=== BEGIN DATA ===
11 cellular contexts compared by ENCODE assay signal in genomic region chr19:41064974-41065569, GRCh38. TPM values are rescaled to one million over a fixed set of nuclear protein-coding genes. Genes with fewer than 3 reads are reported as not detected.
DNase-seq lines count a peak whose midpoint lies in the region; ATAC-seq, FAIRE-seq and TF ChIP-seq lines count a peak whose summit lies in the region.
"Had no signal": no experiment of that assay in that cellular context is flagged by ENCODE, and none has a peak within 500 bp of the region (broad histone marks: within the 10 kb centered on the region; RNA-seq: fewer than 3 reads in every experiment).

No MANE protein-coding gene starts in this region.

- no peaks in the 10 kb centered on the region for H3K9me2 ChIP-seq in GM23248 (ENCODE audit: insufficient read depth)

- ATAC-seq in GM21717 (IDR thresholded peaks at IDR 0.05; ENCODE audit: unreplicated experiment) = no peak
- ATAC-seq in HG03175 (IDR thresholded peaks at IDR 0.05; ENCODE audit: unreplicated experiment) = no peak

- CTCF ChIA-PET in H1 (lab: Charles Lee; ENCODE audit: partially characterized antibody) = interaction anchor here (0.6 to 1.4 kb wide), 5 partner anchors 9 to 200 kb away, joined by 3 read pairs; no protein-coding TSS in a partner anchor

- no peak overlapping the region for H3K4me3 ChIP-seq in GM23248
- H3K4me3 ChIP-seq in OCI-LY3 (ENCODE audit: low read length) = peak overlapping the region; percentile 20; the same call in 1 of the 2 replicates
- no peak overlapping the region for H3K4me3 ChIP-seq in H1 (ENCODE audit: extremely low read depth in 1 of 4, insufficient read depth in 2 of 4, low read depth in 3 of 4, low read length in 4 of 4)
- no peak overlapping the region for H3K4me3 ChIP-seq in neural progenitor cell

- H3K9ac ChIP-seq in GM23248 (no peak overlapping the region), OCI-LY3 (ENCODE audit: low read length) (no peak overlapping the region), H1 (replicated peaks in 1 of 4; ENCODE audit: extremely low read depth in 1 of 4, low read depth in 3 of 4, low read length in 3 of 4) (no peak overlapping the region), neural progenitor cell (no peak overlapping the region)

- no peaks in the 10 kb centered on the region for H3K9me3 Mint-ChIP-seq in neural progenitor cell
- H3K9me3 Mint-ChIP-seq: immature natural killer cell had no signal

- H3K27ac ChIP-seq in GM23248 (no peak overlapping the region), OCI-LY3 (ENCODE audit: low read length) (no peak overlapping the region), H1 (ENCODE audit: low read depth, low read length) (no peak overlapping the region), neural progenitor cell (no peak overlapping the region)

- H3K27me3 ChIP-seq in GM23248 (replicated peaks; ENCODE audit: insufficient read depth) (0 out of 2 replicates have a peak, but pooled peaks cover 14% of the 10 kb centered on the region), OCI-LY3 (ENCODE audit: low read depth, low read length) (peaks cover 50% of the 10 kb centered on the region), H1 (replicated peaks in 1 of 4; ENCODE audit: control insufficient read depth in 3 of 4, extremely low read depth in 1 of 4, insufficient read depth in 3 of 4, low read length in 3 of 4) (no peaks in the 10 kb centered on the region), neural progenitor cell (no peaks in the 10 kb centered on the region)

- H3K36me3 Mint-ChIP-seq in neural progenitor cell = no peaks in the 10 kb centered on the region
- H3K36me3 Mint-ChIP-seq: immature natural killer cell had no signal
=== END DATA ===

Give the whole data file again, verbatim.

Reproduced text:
11 cellular contexts compared by ENCODE assay signal in genomic region chr19:41064974-41065569, GRCh38. TPM values are rescaled to one million over a fixed set of nuclear protein-coding genes. Genes with fewer than 3 reads are reported as not detected.
DNase-seq lines count a peak whose midpoint lies in the region; ATAC-seq, FAIRE-seq and TF ChIP-seq lines count a peak whose summit lies in the region.
"Had no signal": no experiment of that assay in that cellular context is flagged by ENCODE, and none has a peak within 500 bp of the region (broad histone marks: within the 10 kb centered on the region; RNA-seq: fewer than 3 reads in every experiment).

No MANE protein-coding gene starts in this region.

- no peaks in the 10 kb centered on the region for H3K9me2 ChIP-seq in GM23248 (ENCODE audit: insufficient read depth)

- ATAC-seq in GM21717 (IDR thresholded peaks at IDR 0.05; ENCODE audit: unreplicated experiment) = no peak
- ATAC-seq in HG03175 (IDR thresholded peaks at IDR 0.05; ENCODE audit: unreplicated experiment) = no peak

- CTCF ChIA-PET in H1 (lab: Charles Lee; ENCODE audit: partially characterized antibody) = interaction anchor here (0.6 to 1.4 kb wide), 5 partner anchors 9 to 200 kb away, joined by 3 read pairs; no protein-coding TSS in a partner anchor

- no peak overlapping the region for H3K4me3 ChIP-seq in GM23248
- H3K4me3 ChIP-seq in OCI-LY3 (ENCODE audit: low read length) = peak overlapping the region; percentile 20; the same call in 1 of the 2 replicates
- no peak overlapping the region for H3K4me3 ChIP-seq in H1 (ENCODE audit: extremely low read depth in 1 of 4, insufficient read depth in 2 of 4, low read depth in 3 of 4, low read length in 4 of 4)
- no peak overlapping the region for H3K4me3 ChIP-seq in neural progenitor cell

- H3K9ac ChIP-seq in GM23248 (no peak overlapping the region), OCI-LY3 (ENCODE audit: low read length) (no peak overlapping the region), H1 (replicated peaks in 1 of 4; ENCODE audit: extremely low read depth in 1 of 4, low read depth in 3 of 4, low read length in 3 of 4) (no peak overlapping the region), neural progenitor cell (no peak overlapping the region)

- no peaks in the 10 kb centered on the region for H3K9me3 Mint-ChIP-seq in neural progenitor cell
- H3K9me3 Mint-ChIP-seq: immature natural killer cell had no signal

- H3K27ac ChIP-seq in GM23248 (no peak overlapping the region), OCI-LY3 (ENCODE audit: low read length) (no peak overlapping the region), H1 (ENCODE audit: low read depth, low read length) (no peak overlapping the region), neural progenitor cell (no peak overlapping the region)

- H3K27me3 ChIP-seq in GM23248 (replicated peaks; ENCODE audit: insufficient read depth) (0 out of 2 replicates have a peak, but pooled peaks cover 14% of the 10 kb centered on the region), OCI-LY3 (ENCODE audit: low read depth, low read length) (peaks cover 50% of the 10 kb centered on the region), H1 (replicated peaks in 1 of 4; ENCODE audit: control insufficient read depth in 3 of 4, extremely low read depth in 1 of 4, insufficient read depth in 3 of 4, low read length in 3 of 4) (no peaks in the 10 kb centered on the region), neural progenitor cell (no peaks in the 10 kb centered on the region)

- H3K36me3 Mint-ChIP-seq in neural progenitor cell = no peaks in the 10 kb centered on the region
- H3K36me3 Mint-ChIP-seq: immature natural killer cell had no signal